Meditation. Oh so mysterious and elusive. Or is it?

I’ve been hearing a lot about the health benefits of this peaceful practice lately, so I thought I’d read up on it to see what I could learn.

As I wrote about earlier in my “acceptance” post, finding time to sit still and do nothing isn’t all that popular in my life lately. How long could it possibly take? An hour or more? I had no idea.

I found an article in Psychology Today that I feel gives a great introduction to the practice of meditation for everyday living. Here is what it said:

In the highlands of the Qinghai-Tibet Plateau, people look at life differently. Upon entering the local Buddhist monastery, there is a spectacular sculpture the size of a large oak. The intricate carving of clouds and patterns are painted in powerful colors. But as soon as winter gives way, this magnificent work will melt to nothing. The sculpture, in fact, is made of butter, and it is one of the highland people’s symbols of the transient nature of life.

And life here is not easy. Villagers bicycle to work before dawn and return home long after sunset. Many live with nothing more than dirt floors and rickety outhouses. Upon entering these modest mud-brick homes, you’ll find no tables or chairs—just a long platform bed, which sleeps a family of eight. However, when the people invite you in for tea, their smiles are wide and welcoming. How do they possess such inner calm in conditions we would call less than ideal?

The article goes on to talk about how meditation plays a big role in these people’s lives. Whether cooking or working outside, they perform these tasks in a very serene way, almost like they are meditating in the day to day activities that most of us rush through. To me this means slowing down a bit and taking time to actually notice what I’m doing, seeing, tasting, creating. It seems like such a simple way to integrate meditation into life.

Stephanie coordinates volunteers, marketing efforts and operations for The Healing Center in Walker's Point.

Researchers found that sitting quietly for just 10 minutes a day in meditation can lower stress levels and over time, this actually reduces the amount of cortisol (stress hormone) the body produces.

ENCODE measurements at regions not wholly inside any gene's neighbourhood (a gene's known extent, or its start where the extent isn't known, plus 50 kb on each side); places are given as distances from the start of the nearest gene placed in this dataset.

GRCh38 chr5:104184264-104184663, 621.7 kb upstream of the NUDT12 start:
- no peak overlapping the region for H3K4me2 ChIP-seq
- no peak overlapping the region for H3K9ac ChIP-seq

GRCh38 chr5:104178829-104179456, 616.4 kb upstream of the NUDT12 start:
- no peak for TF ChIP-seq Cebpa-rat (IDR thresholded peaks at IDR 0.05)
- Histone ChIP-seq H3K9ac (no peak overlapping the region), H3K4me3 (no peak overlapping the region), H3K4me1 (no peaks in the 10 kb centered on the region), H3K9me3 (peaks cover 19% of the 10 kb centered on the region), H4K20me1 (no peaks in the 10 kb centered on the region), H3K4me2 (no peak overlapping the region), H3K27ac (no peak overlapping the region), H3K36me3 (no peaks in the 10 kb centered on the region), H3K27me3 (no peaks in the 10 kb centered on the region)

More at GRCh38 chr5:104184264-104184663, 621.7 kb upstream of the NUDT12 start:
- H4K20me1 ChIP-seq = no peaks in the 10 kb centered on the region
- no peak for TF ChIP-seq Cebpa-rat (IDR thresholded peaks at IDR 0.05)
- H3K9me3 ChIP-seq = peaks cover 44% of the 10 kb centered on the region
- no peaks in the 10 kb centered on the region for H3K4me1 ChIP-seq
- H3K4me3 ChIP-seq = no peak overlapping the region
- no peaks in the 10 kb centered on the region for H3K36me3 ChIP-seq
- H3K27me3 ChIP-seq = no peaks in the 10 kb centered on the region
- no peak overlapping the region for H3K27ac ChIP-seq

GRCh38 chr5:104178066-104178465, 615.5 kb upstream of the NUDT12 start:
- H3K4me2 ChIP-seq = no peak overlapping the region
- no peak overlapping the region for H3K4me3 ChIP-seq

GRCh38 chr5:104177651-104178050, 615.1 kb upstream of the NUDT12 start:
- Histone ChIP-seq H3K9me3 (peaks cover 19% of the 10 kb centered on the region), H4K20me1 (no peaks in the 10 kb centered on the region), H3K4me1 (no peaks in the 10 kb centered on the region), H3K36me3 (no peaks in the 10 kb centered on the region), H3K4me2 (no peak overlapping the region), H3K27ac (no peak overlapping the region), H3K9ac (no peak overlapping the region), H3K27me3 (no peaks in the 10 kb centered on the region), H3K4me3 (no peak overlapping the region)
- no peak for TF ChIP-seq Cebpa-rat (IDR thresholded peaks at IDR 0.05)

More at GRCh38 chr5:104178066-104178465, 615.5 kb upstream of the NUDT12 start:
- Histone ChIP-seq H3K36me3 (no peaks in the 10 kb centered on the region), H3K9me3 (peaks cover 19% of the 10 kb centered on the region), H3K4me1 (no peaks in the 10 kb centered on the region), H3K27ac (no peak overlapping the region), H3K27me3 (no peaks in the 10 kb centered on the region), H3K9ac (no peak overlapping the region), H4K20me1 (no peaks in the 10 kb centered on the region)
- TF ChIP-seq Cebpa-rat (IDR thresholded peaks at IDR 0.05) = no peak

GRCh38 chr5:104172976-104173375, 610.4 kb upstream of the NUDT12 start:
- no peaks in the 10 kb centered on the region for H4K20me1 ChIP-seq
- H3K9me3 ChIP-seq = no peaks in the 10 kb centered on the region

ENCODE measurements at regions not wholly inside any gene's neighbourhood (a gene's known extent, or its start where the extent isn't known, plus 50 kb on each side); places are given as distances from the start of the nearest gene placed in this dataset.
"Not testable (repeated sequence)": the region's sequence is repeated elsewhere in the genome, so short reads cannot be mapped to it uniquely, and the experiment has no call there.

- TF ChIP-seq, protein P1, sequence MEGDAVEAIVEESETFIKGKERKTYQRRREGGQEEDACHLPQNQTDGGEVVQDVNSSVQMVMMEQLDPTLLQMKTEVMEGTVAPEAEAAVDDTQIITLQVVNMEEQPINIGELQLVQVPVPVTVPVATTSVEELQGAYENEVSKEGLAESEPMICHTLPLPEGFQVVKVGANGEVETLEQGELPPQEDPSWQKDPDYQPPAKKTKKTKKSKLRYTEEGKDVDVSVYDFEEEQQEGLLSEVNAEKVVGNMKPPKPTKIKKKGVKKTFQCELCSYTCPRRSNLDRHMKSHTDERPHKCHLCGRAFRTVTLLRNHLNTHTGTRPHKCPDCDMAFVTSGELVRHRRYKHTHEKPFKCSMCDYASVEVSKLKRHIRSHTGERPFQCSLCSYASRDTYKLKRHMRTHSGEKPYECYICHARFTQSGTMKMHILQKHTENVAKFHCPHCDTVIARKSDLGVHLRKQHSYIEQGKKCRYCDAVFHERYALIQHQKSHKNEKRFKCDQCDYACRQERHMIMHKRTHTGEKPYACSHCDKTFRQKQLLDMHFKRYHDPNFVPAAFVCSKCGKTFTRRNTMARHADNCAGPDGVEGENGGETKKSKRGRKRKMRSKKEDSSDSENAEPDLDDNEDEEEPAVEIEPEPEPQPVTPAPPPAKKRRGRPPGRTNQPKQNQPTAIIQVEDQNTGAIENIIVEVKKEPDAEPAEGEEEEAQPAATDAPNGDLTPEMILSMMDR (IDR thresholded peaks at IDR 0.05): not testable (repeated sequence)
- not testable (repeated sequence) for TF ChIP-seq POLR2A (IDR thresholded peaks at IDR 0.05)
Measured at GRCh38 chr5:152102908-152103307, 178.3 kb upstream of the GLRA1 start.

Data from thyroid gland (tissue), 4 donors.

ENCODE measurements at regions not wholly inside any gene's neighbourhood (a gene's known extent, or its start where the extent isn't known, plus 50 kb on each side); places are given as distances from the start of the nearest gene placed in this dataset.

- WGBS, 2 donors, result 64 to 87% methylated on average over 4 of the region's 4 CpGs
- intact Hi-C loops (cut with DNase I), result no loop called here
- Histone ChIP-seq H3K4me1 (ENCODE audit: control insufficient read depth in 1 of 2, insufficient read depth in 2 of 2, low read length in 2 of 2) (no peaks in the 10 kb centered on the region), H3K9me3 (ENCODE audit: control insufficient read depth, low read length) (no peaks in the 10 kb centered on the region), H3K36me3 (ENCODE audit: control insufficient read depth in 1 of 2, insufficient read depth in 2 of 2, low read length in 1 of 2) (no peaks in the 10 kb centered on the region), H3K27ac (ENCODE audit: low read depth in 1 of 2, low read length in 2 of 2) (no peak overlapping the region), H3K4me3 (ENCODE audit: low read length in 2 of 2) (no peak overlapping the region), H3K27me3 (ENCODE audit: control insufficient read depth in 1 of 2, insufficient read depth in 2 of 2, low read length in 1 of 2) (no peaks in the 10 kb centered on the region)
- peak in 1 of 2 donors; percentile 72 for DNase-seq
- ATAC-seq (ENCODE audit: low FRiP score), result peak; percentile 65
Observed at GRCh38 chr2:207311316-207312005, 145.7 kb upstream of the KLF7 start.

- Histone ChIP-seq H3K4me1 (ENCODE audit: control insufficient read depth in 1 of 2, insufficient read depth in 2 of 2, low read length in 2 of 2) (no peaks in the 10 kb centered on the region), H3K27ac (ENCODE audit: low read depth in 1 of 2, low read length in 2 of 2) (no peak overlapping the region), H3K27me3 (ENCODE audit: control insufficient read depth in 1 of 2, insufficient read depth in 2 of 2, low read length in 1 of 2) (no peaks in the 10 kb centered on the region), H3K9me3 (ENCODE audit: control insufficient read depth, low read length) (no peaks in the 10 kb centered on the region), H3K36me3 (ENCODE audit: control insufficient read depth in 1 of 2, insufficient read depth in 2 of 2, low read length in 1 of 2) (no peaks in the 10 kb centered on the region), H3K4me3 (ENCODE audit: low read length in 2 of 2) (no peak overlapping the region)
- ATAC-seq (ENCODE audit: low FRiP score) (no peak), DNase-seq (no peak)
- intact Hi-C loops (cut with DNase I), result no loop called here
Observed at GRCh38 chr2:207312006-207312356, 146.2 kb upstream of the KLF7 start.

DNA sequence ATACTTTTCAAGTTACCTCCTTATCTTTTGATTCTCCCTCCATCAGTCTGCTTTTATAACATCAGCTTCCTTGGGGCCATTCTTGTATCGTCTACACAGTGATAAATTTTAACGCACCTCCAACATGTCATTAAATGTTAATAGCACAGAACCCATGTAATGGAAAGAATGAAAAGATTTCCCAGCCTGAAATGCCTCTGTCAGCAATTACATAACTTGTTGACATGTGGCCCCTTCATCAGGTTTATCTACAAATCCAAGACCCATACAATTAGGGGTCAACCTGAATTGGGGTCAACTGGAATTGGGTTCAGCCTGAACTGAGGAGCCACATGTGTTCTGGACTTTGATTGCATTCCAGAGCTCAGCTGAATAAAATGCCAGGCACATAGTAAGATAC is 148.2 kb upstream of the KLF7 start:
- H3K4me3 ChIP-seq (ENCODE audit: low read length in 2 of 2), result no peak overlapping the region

So, the big question on my mind was, “how exactly DO I meditate?” Well, you can walk slowly or sit. Focus on your breathing or on a word or picture that is calming. Sometimes your mind may stray from that thought, so if/when this happens, gently bring your mind back to that initial peaceful place. I’ve heard this may not be easy at first, but over time, your mind learns to focus.

I’m going to try this out. Just 10 minutes a day. After all, I think I am the ideal candidate!

The Healing Center provides counseling, group therapy and other support services to adult survivors of sexual violence. All of our services are free, as we believe that everyone, regardless of inability to pay, has a right to heal from abuse. To learn more about our services, please visit our website


One thought on “Meditation. Oh so mysterious and elusive. Or is it?

  1. When I started meditating I had a CD of Tibetan bells, and my attention would simply follow the sound of the bells. And if thoughts came up, as they can do. As a passing cloud, I would see it, acknowledge it, and release it. I found sound to be Very helpful, in the beginning.
    I meditate on no-mind, it’s where I empty my mind of all thought. Which I finds gives my mind a clear slate, and I have better recall on information gathered throughout the day. I also find that I have more energy, and I think it’s because as I disconnect from thought, I’m reconnecting to Source.
    May blessings abound about you, along the path you follow.

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